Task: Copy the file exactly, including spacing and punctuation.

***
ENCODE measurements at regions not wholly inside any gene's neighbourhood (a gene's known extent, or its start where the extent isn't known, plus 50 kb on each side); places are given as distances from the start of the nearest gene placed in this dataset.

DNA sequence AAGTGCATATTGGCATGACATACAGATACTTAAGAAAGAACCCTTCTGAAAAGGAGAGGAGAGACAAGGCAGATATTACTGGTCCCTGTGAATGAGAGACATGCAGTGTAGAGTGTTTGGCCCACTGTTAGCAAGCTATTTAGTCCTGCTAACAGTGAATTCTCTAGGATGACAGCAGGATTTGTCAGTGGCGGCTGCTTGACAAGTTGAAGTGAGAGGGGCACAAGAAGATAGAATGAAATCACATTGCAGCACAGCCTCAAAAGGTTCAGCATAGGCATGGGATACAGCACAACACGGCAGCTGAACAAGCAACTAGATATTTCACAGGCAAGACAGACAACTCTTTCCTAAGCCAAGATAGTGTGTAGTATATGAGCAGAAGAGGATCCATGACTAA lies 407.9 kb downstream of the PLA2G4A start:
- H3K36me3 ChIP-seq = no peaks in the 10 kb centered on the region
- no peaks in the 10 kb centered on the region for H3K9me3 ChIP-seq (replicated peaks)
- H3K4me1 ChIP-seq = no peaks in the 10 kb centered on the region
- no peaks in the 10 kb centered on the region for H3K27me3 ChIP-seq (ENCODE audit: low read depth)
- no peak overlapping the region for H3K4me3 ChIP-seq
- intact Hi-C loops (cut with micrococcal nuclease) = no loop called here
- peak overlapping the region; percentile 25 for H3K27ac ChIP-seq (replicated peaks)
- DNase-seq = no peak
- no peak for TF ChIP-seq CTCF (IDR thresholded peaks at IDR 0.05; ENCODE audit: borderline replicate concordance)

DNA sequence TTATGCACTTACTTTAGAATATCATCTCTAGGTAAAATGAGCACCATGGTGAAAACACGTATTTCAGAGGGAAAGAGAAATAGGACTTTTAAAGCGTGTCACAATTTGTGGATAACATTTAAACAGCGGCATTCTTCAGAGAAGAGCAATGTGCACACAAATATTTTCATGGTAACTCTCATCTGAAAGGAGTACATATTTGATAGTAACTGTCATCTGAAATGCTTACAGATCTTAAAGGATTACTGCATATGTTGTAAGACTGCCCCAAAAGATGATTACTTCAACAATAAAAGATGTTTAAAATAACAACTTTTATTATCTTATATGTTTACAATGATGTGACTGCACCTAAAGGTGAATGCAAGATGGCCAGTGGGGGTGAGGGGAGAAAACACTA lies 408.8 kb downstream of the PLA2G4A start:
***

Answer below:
ENCODE measurements at regions not wholly inside any gene's neighbourhood (a gene's known extent, or its start where the extent isn't known, plus 50 kb on each side); places are given as distances from the start of the nearest gene placed in this dataset.

DNA sequence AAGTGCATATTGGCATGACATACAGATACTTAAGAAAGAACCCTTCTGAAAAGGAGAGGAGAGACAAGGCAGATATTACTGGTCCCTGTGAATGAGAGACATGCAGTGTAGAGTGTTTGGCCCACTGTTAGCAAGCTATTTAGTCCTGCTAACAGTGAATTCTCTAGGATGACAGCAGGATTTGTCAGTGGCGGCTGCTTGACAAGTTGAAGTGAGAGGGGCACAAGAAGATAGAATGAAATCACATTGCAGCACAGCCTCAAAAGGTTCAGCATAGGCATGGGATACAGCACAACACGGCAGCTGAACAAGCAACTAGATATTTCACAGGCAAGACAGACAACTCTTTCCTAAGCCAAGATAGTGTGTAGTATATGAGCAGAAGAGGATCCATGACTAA lies 407.9 kb downstream of the PLA2G4A start:
- H3K36me3 ChIP-seq = no peaks in the 10 kb centered on the region
- no peaks in the 10 kb centered on the region for H3K9me3 ChIP-seq (replicated peaks)
- H3K4me1 ChIP-seq = no peaks in the 10 kb centered on the region
- no peaks in the 10 kb centered on the region for H3K27me3 ChIP-seq (ENCODE audit: low read depth)
- no peak overlapping the region for H3K4me3 ChIP-seq
- intact Hi-C loops (cut with micrococcal nuclease) = no loop called here
- peak overlapping the region; percentile 25 for H3K27ac ChIP-seq (replicated peaks)
- DNase-seq = no peak
- no peak for TF ChIP-seq CTCF (IDR thresholded peaks at IDR 0.05; ENCODE audit: borderline replicate concordance)

DNA sequence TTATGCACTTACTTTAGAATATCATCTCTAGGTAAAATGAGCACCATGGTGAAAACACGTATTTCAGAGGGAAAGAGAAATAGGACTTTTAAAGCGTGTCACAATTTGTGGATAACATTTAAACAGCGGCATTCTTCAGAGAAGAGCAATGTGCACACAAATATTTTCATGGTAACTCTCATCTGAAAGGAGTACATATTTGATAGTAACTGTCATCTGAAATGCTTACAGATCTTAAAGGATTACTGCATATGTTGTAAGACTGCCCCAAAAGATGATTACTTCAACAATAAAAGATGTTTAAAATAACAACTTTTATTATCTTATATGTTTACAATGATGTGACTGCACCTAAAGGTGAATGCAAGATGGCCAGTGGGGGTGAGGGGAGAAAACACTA lies 408.8 kb downstream of the PLA2G4A start: